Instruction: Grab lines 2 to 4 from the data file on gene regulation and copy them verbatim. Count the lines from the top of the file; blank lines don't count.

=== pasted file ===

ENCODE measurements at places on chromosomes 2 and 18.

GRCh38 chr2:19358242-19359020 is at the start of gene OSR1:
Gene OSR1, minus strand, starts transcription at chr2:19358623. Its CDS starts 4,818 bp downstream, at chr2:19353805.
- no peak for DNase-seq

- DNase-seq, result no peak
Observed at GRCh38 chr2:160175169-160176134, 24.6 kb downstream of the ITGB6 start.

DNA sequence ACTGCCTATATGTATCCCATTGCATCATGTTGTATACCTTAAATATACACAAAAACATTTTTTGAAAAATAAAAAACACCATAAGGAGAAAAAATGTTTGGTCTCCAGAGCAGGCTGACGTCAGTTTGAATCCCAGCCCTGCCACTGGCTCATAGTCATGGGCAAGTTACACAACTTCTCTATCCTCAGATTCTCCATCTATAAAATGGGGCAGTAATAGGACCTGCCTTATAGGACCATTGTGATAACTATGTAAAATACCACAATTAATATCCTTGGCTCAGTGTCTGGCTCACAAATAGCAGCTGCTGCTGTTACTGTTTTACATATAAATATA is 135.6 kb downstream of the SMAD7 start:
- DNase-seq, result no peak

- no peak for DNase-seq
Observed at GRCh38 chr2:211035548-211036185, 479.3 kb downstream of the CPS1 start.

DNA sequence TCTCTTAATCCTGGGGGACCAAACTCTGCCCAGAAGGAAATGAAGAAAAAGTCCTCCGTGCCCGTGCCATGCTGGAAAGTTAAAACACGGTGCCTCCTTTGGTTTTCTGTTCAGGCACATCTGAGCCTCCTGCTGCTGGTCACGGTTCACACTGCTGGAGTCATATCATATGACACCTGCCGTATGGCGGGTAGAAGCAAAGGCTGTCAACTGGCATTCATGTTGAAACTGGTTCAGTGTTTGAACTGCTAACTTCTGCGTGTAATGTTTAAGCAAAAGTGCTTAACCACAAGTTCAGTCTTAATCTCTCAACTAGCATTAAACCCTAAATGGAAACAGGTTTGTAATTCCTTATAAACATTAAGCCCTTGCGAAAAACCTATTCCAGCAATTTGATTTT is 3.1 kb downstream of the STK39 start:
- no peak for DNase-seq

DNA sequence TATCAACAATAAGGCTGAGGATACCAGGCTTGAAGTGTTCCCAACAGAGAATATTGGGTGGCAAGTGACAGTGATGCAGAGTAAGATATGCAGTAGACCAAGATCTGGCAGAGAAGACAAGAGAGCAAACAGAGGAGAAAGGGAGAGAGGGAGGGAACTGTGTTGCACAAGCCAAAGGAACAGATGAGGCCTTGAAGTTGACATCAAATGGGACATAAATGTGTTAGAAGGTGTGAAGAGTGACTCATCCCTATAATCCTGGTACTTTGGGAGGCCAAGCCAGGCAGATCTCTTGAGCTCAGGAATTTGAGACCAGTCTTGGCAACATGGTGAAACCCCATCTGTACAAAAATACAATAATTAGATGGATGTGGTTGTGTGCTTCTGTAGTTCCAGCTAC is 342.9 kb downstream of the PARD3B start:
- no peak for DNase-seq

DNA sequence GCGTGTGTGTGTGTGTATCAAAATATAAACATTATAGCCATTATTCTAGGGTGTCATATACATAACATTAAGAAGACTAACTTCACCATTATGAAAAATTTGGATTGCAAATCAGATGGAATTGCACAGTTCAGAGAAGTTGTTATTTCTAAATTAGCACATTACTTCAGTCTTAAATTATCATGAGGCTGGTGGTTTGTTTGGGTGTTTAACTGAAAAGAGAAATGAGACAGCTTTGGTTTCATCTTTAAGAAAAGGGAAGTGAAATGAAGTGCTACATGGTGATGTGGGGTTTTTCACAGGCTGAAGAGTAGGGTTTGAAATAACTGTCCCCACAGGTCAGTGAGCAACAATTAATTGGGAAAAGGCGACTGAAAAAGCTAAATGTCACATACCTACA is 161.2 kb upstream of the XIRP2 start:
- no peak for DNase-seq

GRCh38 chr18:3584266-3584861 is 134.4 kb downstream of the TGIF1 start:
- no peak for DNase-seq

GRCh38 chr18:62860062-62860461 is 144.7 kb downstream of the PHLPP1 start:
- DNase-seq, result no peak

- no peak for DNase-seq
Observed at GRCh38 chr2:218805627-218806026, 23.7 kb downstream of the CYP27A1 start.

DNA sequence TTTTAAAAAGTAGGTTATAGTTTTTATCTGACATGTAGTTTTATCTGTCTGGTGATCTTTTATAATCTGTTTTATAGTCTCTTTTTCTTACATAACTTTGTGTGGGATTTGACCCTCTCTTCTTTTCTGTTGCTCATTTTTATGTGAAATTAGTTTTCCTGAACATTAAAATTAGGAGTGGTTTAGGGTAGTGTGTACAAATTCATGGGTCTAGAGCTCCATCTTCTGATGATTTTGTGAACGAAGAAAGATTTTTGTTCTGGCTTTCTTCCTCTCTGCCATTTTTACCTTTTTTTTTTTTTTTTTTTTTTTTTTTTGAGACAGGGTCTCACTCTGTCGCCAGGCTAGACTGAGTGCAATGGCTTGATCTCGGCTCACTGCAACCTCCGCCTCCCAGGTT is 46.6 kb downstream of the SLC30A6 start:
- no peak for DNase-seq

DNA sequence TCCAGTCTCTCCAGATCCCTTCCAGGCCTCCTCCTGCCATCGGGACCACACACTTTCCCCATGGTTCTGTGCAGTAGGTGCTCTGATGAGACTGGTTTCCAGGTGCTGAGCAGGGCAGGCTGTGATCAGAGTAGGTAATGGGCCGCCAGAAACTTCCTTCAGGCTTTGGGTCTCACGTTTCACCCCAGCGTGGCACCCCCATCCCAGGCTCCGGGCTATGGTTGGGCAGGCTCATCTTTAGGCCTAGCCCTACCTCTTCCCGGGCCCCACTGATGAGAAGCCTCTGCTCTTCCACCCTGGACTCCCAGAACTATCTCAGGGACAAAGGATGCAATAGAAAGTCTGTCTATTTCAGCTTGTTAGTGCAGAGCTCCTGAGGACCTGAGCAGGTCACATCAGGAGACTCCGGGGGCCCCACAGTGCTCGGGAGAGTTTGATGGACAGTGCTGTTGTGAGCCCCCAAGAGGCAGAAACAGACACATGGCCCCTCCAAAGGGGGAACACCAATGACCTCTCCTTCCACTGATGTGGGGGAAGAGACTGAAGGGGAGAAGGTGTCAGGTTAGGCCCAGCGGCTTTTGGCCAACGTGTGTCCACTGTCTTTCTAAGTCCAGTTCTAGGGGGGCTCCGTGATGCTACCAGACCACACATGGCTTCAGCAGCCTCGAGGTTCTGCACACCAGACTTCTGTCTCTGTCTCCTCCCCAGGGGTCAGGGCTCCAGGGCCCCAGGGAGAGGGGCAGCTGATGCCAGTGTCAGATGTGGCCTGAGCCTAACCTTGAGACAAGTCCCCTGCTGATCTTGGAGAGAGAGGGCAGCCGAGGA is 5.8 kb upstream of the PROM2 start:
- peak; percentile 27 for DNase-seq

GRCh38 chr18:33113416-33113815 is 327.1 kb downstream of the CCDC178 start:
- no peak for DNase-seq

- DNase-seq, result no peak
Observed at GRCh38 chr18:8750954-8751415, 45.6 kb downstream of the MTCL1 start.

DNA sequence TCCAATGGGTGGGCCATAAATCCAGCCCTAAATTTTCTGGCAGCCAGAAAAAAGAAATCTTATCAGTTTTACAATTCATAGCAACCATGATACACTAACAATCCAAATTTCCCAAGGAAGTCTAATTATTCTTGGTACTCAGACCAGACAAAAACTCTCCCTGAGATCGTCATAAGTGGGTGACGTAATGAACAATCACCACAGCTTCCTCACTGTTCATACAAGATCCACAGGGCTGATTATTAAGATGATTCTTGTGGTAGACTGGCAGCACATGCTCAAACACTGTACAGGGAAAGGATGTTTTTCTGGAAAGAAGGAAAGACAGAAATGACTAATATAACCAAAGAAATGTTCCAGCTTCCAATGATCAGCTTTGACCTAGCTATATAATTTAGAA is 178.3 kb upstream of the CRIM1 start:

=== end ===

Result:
GRCh38 chr2:19358242-19359020 is at the start of gene OSR1:
Gene OSR1, minus strand, starts transcription at chr2:19358623. Its CDS starts 4,818 bp downstream, at chr2:19353805.
- no peak for DNase-seq